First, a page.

Monkeypox cases declining in WA, outbreak trajectory unclear
SEATTLE (AP) — Monkeypox cases are decreasing in Washington state, likely because of a combination of factors including behavioral change and the vaccination of high-risk communities, health officials said.
The drop in infections statewide is directly linked to the drop in cases in King County, which includes Seattle, The Seattle Times reported.
Since a peak in late July, the weekly case rate in King County fell 66% to 22 cases in the week of Aug. 28. Early counts for the week of Sept. 4 show 10 cases so far.
Dr. Jeff Duchin, health officer for Public Health, Seattle & King County, also said more people may have some immunity from infection as more susceptible people have been exposed to the virus.
Health officials are hesitant to claim the outbreak is under control, however.
“It can be a painful and difficult illness, so ideally, we wouldn’t want to see any cases. But it will take some time to see what type of trajectory the outbreak takes,” spokesperson Sharon Bogan said.
As of Sept. 7, 10,444 residents across Washington have received at least one shot of the Jynneos vaccine, according to state health department data. About 6% of these people got a second dose after 28 days. The Jynneos vaccine is a two-dose vaccine series, with two doses given four weeks apart.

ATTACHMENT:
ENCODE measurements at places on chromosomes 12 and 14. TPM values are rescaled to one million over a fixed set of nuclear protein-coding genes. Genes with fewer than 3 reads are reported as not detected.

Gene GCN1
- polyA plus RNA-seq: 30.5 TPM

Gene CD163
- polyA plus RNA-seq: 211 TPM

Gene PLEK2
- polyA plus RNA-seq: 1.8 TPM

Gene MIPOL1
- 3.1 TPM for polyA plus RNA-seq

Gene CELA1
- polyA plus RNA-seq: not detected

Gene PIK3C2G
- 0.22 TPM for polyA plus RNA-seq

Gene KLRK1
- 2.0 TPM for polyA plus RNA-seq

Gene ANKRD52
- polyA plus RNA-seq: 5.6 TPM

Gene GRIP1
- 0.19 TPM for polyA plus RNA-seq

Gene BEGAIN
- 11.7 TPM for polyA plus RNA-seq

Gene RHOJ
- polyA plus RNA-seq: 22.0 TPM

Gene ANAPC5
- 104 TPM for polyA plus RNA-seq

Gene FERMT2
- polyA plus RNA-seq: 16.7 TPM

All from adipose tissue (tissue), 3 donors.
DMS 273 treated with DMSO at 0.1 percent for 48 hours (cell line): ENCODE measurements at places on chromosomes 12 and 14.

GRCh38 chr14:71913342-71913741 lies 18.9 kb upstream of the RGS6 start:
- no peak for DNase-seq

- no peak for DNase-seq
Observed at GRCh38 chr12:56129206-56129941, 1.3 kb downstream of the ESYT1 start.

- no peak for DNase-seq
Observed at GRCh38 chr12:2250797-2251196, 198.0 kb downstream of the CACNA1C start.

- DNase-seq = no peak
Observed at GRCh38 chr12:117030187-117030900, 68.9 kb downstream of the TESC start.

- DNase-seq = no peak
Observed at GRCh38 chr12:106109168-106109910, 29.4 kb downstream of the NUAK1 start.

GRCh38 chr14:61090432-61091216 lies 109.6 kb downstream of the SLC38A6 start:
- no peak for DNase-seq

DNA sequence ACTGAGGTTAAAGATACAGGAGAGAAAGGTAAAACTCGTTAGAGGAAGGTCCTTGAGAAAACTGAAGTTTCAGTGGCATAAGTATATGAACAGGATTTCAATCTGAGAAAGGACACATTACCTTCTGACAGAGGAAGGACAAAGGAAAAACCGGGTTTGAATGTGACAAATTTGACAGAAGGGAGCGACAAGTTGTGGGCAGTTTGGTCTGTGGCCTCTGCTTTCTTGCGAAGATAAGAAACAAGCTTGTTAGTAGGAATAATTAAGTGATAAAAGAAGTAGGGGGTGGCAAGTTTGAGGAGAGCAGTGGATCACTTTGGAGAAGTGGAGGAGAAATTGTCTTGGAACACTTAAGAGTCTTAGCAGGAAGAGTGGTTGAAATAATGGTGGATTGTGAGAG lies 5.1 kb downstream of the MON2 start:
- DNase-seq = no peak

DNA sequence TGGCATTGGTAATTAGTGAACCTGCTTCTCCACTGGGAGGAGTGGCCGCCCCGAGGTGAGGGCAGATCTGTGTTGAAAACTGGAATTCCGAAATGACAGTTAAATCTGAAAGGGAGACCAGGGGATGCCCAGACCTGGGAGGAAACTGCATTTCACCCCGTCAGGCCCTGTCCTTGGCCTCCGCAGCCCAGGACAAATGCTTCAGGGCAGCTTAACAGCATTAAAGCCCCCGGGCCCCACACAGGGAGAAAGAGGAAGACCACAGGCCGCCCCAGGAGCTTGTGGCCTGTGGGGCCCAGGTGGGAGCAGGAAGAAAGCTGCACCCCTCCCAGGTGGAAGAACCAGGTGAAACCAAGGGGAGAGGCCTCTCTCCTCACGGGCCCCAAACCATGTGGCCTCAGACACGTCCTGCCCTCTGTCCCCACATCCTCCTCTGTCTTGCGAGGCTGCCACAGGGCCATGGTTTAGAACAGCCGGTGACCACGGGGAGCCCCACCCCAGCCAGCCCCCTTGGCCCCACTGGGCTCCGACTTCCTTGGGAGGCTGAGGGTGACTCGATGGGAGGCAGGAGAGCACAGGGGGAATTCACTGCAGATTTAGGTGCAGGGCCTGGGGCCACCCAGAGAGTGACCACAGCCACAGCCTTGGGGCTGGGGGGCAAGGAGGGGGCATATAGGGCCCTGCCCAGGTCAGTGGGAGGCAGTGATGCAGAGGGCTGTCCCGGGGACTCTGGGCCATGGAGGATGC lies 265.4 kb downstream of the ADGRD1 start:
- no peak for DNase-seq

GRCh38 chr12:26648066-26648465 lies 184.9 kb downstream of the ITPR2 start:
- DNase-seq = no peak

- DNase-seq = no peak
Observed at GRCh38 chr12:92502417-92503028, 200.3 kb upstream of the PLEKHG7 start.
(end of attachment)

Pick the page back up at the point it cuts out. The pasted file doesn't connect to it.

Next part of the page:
In King County, more than 9,800 residents have received at least one dose of the vaccine — about a quarter of the 40,000 King County residents the county health department estimates are either at the “highest” or at an “elevated” risk for exposure.
The health department estimates 80,000 doses are needed to adequately address the outbreak.
Monkeypox can affect anyone who has close contact with an infected person. This outbreak has disproportionately affected the LGBTQ+ community, particularly men who report intimate contact with other men.